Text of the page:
Western Nebraska Observer - Observations all along the line - Kimball & the Southern Panhandle First

By Brian Rosenthal

Huskers Add Size, Athleticism


December 27, 2018

Scott Bruhn / Nebraska Communications

Huskers coach Scott Frost wants his football team to be what it used to be: bigger, badder, stronger. The team's newest group of signed recruits have that look.

Scott Frost took offense last season when, at times, he'd look across the field at Nebraska' Big Ten Conference opponent and see a bigger, stronger football team.

"That," Frost said, "is not supposed to happen at Nebraska."

When he played quarterback at Nebraska in 1996 and 1997, the Huskers were always the bigger, more physical, dominant team. Now entering his second season as Nebraska's head coach, Frost wants that once again.

Some of that Nebraska can accomplish through the weight room with current players, and already has, to an extent. Some it can also accomplish through recruiting, as we saw Wednesday, when Frost and his staff signed seven defensive and offensive linemen on the first day of the early signing period.

Among them was a signing day commitment from Jimmy Fritzsche, from Greenville, South Carolina. Listed at 6-foot-7, 240 pounds, Fritzsche made many schools' recruiting lists as a tight end.

At Nebraska, Frost is certain strength coach Zach Duval and his staff can turn Fritzsche into an offensive tackle.

"The minute I saw Jimmy's tape, I was excited," Frost said. "A guy after even a year in our weight room, he's going to look like offensive linemen are supposed to look in the Big Ten. With his athletic ability, we feel great about what he can turn into."

Nebraska also signed one of the nation's top offensive line recruits in Bryce Benhart of Lakeville, Minnesota, as 247 Sports ranked Benhart the No. 1 player in the state of Minnesota, and the No. 8 tackle in the nation.

Matthew Anderson, from Leesville, Louisiana, is a three-star prospect, according to 247 Sports, and among the top 75 tackles in the country. And Michael Lynn of Greenwood Village, Colorado, is listed among the top five players in Colorado by both 247 Sports and Rivals, and chose Nebraska over offers from Arizona, Arizona State, Oklahoma State, Penn State, Utah and Washington.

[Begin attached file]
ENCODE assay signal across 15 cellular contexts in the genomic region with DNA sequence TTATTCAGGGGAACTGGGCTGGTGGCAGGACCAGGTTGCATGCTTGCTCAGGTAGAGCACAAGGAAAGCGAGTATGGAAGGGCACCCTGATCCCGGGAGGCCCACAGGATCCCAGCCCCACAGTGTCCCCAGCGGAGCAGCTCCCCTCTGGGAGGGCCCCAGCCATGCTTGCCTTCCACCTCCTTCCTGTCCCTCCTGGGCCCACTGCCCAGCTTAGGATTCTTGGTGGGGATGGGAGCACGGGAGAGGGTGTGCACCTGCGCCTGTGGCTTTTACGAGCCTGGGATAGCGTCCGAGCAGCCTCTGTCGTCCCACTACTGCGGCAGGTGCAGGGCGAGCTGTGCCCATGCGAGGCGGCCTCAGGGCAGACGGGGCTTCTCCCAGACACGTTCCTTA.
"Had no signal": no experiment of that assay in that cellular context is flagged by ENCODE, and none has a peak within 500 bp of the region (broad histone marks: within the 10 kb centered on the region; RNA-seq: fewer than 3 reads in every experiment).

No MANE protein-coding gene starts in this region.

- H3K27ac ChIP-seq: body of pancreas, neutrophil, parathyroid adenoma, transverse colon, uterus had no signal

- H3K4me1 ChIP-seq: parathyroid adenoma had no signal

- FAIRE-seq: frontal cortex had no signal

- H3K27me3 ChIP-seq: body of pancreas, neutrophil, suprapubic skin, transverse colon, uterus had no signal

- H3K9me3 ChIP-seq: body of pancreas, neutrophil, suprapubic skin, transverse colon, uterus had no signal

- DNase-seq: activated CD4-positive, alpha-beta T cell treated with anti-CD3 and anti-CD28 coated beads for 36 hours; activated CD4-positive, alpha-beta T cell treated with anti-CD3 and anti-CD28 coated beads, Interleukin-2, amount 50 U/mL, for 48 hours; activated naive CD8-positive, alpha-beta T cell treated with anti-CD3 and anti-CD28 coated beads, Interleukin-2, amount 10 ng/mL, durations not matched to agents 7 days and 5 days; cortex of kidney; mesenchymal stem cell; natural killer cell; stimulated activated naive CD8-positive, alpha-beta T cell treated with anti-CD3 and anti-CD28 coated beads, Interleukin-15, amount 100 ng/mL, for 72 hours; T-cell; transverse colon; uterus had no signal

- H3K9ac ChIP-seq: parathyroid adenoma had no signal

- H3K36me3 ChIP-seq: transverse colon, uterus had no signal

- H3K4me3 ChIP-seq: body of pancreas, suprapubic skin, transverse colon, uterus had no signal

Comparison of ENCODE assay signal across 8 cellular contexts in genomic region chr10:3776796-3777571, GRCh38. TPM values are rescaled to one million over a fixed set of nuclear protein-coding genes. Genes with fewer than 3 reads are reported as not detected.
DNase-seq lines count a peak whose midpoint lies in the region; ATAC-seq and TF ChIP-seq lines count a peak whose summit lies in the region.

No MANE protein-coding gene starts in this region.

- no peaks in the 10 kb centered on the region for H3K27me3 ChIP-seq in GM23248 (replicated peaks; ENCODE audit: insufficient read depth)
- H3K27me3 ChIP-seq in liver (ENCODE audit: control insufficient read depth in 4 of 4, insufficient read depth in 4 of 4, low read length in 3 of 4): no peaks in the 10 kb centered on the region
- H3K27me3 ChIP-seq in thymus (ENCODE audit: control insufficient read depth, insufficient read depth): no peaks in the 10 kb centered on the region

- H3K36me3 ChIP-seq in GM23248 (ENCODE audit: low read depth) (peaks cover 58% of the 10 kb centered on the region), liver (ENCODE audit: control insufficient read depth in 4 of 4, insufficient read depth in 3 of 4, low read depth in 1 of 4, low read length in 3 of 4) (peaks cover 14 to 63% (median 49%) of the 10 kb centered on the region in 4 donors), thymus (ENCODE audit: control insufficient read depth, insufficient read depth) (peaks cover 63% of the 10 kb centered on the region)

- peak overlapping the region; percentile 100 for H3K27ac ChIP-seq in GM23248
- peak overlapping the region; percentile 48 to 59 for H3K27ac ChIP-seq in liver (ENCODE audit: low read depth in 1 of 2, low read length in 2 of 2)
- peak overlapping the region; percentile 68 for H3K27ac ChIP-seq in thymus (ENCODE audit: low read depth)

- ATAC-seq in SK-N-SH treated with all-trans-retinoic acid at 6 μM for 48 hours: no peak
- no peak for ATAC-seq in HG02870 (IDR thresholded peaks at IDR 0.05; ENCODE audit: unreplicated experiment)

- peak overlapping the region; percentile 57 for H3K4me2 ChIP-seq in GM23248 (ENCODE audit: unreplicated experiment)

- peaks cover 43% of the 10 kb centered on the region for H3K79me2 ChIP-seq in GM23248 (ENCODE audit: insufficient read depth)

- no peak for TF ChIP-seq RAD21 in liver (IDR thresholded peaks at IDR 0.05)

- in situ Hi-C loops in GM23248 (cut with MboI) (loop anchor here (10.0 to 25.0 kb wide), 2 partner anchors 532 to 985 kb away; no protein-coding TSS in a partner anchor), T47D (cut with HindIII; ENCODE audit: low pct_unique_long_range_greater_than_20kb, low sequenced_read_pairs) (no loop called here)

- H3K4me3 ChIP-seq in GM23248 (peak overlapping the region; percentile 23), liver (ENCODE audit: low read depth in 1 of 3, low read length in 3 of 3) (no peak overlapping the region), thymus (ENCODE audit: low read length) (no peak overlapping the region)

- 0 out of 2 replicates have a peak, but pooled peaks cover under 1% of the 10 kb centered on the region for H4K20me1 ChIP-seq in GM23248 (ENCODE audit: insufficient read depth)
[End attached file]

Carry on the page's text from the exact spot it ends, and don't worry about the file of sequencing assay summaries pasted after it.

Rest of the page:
Highlighting the defensive line is Ty Robinson, who chose the Huskers in a Wednesday ceremony over Oregon, USC and Alabama. From Gilbert, Arizona, Robinson is a consensus four-star recruit who recently had an in-home visit from the entire Nebraska coaching staff, which is unprecedented.

Highlights of that visit, Frost said, included a lot of corn holing, some ping-pong, a little bit of basketball, a bonfire and a camel.

Yes, a camel.

"And," Frost said, "a dog who can go get waters out of the fridge for you on command."

Unusual, perhaps, but a visit that most certainly paid off for the Nebraska coaching staff, most notably Mike Dawson, the lead recruiter on Robinson.

And if one talented Robinson isn't enough, how about two?

The Huskers recently had landed a commitment from highly touted athlete Wandale Robinson of Frankfort, Kentucky, who had previously committed to Kentucky. At that point, Frost said he was ready to give up on the four-star running back.

But assistant coaches Troy Walters and Ryan Held were not, and Frost gave credit to them for sticking onto Wandale Robinson, who said he followed his heart in changing his mind and coming to Nebraska.

"We knew all along this is where is heart was," Frost said. "We've got a new toy for our offense."

Wandale Robinson, who rushed for 6,795 career yards, will be among six players from Wednesdays' class expected to enroll early and participate in spring football. Frost didn't name the others.

"I sure am glad we have Wandale," Frost said. "I really like him as a young man. That's not even to speak of the things he can do on the football field, which I can't wait to get my hands on that and start working with him."

Frost also credited Lincoln native and linebackers coach Barrett Ruud for his role in landing all five instate recruits the Huskers offered. Frost again reiterated the importance of securing state borders in recruiting.

"Those guys are going to be huge for us. I think they'll help be the backbone of the program we're building," Frost said. "If we can sign five quality scholarship players from the state every year, that will be a good start for us."

In all, Wednesday proved to a "drama-free" day for Nebraska, which signed all 23 players it had expected to sign on the first day of the early signing period.

"They are a bunch of good kids who gave us their pledge," Frost said. "I feel great about the guys we signed. I not only feel good about the type of player, but the type of kids we're bringing into this class."

Nebraska can sign up to 30 players and has until the late February signing period to do so. Frost said Nebraska could still improve depth at linebacker and outside pass rusher, and perhaps find another receiver, or a young corner.

"It doesn't really matter – if we find a guy who can move the needle and helps us win games in the Big Ten," Frost said, "we're going to take him."

Reach Brian at [email protected] or follow him on Twitter @GBRosenthal.


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